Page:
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Impulse Theatre Company, at the Athenaeum Studio Theatre.

The best thing about this well-chosen, 90-minute anthology of Christmas songs and stories is the variety of selections. Susan Leigh’s staging is crisp and seldom cloying (the exception is when the cast mingle with the audience). And it offers such disparate fare as a scene from Little Women and Dostoyevsky’s description of a melancholy Christmas meal in a Siberian prison camp (written almost at the same time), Rainer Maria Rilke’s ardent poems and Anne Sexton’s tormented memoirs, Dave Barry (hilarious as usual) and Andrei Codrescu (recalling how Christmas returned to Romania in 1989). There are holiday snapshots in words or song from Australia, Denmark, Czechoslovakia, and the Huron nation as well.

The program also includes Langston Hughes’s affirming “Carol of the Brown King” and the haunting “Legend of the Black Madonna,” movingly told by Diana Elizabeth Jordan. The songs range from traditional (“The Holly and the Ivy” in rich harmony and “Stille Nacht”) to a musical treatment of Clement Moore’s ‘Twas the Night Before Christmas (as well as the night after) to the calypso-driven “Villancico” and excerpts from The Wiz (which were dated and poorly performed).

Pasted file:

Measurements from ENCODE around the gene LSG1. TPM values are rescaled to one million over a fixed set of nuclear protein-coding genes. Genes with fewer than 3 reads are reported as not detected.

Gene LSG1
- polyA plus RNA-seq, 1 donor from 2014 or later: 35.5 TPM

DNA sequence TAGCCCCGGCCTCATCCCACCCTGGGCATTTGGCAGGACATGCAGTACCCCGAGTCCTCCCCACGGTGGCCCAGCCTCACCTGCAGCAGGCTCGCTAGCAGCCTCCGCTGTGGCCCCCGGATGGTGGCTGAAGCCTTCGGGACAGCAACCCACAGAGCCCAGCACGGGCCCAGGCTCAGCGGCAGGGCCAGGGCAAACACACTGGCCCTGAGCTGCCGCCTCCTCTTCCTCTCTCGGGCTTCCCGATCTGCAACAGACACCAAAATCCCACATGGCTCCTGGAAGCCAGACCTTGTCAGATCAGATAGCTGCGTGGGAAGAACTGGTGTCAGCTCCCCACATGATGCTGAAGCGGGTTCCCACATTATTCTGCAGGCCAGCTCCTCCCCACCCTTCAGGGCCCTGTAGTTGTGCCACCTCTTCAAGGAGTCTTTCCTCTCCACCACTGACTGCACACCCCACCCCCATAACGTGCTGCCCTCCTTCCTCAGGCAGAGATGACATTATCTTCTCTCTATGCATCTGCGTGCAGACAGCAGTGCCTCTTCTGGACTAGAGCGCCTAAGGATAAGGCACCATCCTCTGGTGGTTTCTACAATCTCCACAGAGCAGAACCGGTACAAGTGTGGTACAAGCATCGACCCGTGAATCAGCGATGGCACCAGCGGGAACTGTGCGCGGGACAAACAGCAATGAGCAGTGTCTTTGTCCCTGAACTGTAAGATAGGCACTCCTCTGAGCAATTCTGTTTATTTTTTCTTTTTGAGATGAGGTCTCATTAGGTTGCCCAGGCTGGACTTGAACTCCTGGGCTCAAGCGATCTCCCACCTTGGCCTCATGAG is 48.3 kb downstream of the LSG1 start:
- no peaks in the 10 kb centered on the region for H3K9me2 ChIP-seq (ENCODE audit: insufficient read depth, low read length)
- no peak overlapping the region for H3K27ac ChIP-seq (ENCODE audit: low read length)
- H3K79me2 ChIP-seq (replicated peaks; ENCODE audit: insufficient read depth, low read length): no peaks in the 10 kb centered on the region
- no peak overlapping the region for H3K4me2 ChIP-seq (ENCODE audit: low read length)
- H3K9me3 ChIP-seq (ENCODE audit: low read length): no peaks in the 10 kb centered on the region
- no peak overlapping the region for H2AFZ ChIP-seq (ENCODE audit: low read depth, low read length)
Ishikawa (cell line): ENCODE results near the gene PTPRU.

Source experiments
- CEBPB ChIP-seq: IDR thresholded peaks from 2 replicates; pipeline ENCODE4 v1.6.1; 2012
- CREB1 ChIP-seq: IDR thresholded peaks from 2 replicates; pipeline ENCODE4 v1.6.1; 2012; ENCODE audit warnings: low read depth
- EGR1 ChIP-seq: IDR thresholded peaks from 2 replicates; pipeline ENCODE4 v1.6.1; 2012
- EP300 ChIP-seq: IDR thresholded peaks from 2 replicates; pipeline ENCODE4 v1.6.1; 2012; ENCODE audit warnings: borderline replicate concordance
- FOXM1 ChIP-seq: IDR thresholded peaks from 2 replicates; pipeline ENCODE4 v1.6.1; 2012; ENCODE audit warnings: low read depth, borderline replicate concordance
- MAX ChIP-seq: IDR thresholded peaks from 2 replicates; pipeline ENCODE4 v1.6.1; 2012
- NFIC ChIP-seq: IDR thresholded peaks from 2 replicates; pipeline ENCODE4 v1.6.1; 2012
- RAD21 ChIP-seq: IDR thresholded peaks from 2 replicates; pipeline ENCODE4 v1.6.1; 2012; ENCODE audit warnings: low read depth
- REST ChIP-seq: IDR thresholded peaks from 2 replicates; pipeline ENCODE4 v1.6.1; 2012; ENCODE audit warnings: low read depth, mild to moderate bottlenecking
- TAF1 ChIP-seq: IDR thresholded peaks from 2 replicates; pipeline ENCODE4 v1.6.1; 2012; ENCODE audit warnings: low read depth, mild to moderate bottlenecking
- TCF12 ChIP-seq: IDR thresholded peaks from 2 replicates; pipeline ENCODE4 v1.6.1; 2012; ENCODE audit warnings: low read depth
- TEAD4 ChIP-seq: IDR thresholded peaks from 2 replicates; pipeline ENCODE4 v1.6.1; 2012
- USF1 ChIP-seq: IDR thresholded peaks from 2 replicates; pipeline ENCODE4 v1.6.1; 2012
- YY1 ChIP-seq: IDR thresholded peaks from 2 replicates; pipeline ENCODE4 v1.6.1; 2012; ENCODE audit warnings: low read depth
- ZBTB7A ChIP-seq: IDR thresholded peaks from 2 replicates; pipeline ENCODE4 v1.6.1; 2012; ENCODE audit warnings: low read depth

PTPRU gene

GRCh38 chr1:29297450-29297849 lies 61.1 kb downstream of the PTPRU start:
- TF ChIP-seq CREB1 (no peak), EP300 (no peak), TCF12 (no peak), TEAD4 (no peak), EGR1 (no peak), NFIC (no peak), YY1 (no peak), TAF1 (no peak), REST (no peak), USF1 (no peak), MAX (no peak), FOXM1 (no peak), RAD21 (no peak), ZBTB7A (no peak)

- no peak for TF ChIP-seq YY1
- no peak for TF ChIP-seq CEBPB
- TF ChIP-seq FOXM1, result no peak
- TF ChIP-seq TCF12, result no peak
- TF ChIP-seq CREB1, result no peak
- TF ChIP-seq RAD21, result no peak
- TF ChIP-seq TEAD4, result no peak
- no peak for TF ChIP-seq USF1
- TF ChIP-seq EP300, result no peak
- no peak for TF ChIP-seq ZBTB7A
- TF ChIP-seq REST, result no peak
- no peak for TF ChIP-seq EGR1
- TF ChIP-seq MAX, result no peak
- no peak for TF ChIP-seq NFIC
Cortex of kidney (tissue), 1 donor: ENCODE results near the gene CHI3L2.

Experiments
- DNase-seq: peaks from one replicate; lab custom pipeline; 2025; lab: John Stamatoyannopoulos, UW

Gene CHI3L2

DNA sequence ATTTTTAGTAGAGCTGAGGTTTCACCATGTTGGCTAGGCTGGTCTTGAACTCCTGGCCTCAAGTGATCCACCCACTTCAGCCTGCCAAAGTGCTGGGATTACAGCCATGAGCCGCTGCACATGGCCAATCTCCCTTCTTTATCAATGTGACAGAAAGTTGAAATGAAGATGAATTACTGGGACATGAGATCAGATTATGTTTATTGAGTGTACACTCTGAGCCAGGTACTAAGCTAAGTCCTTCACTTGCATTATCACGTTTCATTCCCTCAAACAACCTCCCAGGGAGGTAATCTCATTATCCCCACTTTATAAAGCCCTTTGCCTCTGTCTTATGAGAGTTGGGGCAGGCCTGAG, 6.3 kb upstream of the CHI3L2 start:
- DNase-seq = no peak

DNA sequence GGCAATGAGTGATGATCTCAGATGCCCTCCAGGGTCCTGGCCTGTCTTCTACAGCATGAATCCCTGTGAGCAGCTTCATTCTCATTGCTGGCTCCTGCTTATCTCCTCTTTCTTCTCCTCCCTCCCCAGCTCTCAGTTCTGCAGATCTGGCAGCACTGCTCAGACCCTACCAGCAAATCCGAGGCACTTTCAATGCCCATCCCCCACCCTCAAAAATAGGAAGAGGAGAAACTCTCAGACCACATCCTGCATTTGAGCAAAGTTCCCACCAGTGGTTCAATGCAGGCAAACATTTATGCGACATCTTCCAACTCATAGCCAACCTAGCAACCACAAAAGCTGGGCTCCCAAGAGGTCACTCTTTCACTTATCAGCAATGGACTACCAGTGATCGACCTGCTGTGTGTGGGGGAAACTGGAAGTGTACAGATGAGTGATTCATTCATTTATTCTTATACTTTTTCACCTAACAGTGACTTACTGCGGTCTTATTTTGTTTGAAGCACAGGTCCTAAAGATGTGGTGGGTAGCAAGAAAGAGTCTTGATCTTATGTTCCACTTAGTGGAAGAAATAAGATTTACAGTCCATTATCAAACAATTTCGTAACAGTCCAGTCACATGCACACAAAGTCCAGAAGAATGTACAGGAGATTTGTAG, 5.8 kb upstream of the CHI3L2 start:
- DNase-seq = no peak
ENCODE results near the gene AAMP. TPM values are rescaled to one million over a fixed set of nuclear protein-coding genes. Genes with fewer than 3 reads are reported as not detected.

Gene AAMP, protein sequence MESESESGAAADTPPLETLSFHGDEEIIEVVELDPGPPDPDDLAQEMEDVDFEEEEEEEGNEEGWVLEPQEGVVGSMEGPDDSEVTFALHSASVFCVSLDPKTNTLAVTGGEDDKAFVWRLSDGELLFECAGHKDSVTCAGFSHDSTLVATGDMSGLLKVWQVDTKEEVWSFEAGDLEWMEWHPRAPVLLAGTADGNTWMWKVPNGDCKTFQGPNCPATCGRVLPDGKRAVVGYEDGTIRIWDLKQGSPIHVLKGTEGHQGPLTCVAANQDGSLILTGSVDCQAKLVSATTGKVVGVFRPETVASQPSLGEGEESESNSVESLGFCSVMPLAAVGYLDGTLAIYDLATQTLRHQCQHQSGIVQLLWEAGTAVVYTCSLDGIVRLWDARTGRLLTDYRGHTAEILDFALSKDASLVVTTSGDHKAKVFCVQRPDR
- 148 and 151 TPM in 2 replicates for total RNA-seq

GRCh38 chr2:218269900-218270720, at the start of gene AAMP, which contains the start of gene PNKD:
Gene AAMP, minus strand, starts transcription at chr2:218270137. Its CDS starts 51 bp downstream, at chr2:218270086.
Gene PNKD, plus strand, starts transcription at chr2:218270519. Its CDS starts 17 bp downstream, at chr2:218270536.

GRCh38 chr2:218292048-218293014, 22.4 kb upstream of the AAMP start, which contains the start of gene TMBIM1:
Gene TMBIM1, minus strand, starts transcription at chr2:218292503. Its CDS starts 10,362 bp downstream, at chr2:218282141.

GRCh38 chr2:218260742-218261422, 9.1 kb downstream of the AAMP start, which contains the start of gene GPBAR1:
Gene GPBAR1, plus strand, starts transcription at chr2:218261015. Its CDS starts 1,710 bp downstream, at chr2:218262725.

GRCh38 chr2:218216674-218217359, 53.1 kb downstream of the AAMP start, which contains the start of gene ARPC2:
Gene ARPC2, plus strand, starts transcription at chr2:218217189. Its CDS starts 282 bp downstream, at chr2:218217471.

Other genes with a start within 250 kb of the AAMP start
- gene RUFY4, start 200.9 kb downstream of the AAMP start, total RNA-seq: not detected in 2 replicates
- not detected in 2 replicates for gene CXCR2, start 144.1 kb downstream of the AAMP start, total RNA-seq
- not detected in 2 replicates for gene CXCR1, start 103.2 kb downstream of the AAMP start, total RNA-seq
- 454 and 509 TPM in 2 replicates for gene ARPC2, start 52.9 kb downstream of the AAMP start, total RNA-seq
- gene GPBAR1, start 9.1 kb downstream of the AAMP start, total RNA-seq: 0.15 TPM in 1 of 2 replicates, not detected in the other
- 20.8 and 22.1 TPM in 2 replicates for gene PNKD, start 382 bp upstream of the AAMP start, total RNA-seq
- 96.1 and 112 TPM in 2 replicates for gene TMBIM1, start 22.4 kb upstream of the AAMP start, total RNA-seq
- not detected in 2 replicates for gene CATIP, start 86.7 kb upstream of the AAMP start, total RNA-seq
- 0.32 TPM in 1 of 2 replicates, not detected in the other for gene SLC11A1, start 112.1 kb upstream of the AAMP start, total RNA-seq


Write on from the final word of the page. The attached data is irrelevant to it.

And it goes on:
The centerpiece is an awesomely coordinated choral reading of Dylan Thomas’s tour de force A Child’s Christmas in Wales. Alternately performed in unison and individually by the 11-member ensemble, it suffered from uneven Welsh accents and some hesitancy but did ample credit to this dazzling piece of storytelling, prose so rich you should exercise after hearing it.

Art accompanying story in printed newspaper (not available in this archive): photo/John Bridges.